We hear a lot these days about the changing nature of town and city centres, but the centre of gravity of our conurbations has never been static. I took this photograph over fifty years ago from the waste land at the bottom of Woolshops in Halifax. Widespread demolition had already swept through the narrow streets, terraces and workshops of – what was traditionally – the heart of the town, leaving vacant lots and uninterrupted lines of sight to the town abattoir. The retail footfall rarely got down this far back in those days, preferring the wider prospects of Commercial Street and the like. And then things changed: development came, new stores and car parks were built, and the abattoir and cart would more likely to be the name of a rather select bar than a description of what could be found outside.
Category Archives: Home
This is a photograph I took 55 years ago, looking over Halifax from – I think – Bradford Old Road. This is not just Halifax, this is my youth. Part the smoke fuelled clouds and you can see my school, the streets I walked down, and the parks I played in. Walk up the hill and look north and you could probably see the village I grew up in. The washing on the line, the spires and the chimneys, the black and the grey – they are all part of my youth, my Halifax.
Geologists sometimes date rocks by reference to seismic events, mass extinctions and the like. I tend to do the same with my old photographs. This photo of Halifax Borough Market fits into the pre-decimal period which means I must have taken it over 50 years ago.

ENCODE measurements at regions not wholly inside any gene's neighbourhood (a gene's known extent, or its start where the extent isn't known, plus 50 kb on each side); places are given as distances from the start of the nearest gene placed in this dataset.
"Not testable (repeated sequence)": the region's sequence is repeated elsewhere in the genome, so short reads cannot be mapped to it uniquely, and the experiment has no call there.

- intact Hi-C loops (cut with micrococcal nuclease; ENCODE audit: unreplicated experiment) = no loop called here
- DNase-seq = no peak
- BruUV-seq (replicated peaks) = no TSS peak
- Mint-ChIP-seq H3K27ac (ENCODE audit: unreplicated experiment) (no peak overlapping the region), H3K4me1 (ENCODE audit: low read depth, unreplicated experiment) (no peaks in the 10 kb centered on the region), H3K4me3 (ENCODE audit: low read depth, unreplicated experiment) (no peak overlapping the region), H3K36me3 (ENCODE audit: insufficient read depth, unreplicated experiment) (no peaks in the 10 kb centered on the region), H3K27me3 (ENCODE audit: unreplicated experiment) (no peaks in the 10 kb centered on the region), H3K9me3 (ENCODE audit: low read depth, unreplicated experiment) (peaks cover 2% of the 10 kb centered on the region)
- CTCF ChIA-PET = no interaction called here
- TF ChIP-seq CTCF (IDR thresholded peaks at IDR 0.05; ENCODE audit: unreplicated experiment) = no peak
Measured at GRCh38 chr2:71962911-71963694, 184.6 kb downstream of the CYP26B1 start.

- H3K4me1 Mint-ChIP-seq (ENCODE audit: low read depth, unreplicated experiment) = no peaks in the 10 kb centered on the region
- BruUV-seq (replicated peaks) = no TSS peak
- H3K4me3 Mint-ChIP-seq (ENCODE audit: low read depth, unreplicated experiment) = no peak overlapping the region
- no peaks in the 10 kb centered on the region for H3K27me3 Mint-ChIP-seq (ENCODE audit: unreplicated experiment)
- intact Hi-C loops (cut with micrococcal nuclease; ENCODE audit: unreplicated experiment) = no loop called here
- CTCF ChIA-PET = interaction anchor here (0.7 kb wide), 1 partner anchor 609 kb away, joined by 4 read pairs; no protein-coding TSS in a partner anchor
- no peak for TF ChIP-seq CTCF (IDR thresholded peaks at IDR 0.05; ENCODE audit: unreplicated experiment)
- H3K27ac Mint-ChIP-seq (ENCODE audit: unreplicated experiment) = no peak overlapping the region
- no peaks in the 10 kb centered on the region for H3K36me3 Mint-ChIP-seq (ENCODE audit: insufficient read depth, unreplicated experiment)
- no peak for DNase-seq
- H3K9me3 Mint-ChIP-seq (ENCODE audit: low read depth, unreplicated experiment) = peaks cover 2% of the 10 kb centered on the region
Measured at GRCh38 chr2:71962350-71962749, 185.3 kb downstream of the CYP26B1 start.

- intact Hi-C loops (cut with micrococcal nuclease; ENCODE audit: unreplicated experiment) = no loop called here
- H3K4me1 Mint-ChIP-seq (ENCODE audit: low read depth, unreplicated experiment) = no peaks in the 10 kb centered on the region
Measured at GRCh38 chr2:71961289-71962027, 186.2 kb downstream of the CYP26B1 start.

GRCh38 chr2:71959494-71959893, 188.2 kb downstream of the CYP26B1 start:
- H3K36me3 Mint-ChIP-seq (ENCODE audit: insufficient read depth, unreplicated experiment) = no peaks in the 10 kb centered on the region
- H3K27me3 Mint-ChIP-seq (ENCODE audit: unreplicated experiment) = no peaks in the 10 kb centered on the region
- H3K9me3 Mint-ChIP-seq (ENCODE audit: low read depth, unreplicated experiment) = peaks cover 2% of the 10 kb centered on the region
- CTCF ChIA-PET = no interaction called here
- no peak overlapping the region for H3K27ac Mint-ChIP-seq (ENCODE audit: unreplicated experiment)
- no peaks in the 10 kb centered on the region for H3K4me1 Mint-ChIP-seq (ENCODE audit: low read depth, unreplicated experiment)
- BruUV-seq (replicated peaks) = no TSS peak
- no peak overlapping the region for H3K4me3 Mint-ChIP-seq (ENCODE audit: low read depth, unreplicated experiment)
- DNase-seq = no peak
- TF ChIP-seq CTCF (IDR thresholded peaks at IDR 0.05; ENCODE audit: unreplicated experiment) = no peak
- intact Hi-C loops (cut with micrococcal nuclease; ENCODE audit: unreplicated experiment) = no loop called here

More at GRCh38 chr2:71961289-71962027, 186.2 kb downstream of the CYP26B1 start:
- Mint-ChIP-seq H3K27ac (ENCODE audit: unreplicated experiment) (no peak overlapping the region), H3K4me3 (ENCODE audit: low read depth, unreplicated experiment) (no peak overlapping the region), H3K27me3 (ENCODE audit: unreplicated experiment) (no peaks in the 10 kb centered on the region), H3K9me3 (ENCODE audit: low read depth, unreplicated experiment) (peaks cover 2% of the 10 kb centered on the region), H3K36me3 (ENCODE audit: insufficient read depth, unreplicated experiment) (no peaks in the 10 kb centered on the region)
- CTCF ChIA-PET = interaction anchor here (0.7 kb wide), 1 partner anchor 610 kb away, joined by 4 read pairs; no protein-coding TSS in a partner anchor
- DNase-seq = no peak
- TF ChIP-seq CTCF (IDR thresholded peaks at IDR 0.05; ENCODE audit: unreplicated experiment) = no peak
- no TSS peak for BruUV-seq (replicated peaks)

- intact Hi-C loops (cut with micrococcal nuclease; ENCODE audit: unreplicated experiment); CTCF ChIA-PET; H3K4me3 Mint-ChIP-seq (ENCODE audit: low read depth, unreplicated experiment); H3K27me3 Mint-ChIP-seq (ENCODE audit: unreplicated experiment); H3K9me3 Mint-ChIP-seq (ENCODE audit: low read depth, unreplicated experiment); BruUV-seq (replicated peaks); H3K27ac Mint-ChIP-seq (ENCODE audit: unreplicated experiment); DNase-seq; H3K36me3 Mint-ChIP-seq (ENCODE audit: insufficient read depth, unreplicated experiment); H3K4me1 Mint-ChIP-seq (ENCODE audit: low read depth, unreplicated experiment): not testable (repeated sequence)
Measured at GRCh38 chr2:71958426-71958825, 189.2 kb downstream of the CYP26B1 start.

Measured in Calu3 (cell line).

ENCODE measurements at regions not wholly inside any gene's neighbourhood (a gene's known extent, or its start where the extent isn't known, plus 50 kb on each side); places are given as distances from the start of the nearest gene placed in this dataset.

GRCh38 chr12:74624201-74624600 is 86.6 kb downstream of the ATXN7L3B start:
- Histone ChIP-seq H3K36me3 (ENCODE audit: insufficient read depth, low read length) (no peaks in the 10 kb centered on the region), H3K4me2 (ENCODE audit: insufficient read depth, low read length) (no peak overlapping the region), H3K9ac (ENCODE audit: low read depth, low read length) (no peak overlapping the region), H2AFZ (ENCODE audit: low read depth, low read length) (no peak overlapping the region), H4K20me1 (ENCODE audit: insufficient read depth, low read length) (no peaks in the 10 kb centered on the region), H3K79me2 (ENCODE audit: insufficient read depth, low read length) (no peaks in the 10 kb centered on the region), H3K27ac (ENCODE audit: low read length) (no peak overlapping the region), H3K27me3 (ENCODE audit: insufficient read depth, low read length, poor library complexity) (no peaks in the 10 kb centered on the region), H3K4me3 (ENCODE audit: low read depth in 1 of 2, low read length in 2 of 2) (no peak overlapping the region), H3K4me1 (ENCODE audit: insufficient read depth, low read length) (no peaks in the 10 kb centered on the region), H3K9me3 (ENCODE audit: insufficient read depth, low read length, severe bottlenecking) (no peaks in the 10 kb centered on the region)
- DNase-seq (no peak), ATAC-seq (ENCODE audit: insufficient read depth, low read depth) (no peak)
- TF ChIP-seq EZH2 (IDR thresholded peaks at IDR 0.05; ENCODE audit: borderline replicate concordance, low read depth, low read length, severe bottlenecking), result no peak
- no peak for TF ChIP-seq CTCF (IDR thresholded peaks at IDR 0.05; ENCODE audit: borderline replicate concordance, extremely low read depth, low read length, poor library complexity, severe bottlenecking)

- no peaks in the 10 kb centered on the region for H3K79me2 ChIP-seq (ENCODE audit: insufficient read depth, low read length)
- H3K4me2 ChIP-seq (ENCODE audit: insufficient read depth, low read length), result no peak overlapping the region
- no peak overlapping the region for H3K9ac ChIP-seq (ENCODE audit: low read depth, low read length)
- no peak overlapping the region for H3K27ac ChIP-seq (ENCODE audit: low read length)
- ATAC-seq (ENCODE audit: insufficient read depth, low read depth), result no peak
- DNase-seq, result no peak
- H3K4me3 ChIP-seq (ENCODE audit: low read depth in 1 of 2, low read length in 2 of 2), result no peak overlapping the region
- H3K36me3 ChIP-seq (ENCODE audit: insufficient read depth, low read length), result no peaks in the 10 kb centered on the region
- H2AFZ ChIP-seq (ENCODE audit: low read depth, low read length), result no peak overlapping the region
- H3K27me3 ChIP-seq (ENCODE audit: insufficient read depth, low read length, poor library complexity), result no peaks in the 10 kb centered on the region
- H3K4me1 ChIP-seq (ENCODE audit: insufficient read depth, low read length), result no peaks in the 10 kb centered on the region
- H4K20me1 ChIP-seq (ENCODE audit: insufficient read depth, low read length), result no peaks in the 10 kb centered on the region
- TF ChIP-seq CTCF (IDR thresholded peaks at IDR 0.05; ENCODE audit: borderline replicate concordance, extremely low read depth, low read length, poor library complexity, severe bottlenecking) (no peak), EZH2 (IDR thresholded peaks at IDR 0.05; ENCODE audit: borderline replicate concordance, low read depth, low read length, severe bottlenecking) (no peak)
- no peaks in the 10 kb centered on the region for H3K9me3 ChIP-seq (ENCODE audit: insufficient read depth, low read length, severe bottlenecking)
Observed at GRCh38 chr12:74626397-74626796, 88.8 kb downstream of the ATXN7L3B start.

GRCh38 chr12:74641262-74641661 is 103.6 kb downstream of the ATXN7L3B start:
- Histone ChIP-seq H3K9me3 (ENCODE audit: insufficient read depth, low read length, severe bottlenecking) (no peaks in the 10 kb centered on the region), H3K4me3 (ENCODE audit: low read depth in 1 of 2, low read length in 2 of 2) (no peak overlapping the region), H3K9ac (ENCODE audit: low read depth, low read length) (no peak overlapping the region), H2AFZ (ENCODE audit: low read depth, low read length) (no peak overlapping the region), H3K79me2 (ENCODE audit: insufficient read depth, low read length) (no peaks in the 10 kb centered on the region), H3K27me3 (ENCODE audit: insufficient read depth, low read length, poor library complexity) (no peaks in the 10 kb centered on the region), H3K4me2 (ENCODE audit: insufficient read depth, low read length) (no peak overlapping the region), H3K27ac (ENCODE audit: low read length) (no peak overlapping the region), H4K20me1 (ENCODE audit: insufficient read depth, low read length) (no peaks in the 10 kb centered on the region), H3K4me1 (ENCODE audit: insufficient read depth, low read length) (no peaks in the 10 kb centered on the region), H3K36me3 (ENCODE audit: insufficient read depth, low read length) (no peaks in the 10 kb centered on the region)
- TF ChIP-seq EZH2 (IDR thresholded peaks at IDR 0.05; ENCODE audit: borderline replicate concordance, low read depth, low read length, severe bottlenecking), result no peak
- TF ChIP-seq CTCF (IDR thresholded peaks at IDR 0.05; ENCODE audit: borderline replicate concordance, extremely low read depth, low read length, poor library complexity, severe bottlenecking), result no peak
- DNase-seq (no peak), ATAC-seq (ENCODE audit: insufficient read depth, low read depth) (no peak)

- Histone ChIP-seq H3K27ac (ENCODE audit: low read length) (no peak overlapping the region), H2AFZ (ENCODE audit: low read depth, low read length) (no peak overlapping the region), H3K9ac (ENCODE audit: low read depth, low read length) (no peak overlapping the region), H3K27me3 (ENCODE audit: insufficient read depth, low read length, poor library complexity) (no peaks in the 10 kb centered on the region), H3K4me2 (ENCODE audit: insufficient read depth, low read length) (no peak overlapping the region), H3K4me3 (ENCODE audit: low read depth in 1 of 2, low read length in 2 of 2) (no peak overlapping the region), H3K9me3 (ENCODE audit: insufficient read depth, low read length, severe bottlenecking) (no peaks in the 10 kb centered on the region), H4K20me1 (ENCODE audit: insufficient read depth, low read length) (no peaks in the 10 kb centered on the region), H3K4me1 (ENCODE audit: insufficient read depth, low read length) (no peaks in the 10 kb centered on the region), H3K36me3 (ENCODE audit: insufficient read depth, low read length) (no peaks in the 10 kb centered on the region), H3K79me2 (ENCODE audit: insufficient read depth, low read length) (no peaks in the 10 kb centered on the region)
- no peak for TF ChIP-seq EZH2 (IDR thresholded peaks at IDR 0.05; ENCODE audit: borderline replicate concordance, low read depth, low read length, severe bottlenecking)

The line went from Halifax Station to North Bridge Station via the Gas Works. At one time it carried people and goods to exotic places like Ovenden and Queensbury. It was closed in the 1950s and, thirty years later, the solid stone structure was demolished. It had become a bridge too far.
These days you can get Artificial Intelligence to add colour to old black and white photos, but if you tried it with my picture from 50+ years ago, it would never get it right. It would make the grass green when, in fact, it was a dirty seaweed colour, the stone would be rich and warm when, in fact, it had been chocked to death by the soot from countless mill chimneys. Monochrome suits that age of Halifax better.
Halifax in the 1970s. Carpet mills rub sticky shoulders with toffee factories, and there isn’t a nail bar in sight. The colourful Quality Street images were for tin lids: these streets were cobbled in stone and sweat.
It’s a grainy old photograph of a bus stop in Halifax. When I took it fifty-odd years ago, I’m not sure what I thought I was taking. In retrospect (one of the most powerful lenses available to any photographer) I captured a slice of social history. There is something about the confident walk of the cigarette-smoking pedestrian. Something about home.
The second picture in my “Home” collection is this photograph of Bank Bottom, Halifax, which I took somewhere around 1970. Square Church spire is framed by the old Riding Hall Carpet Mill and the Halifax Gas Works. If you would like to see this picture in person, it is currently on view as part of the excellent Showcase Exhibition at Dean Clough, Halifax.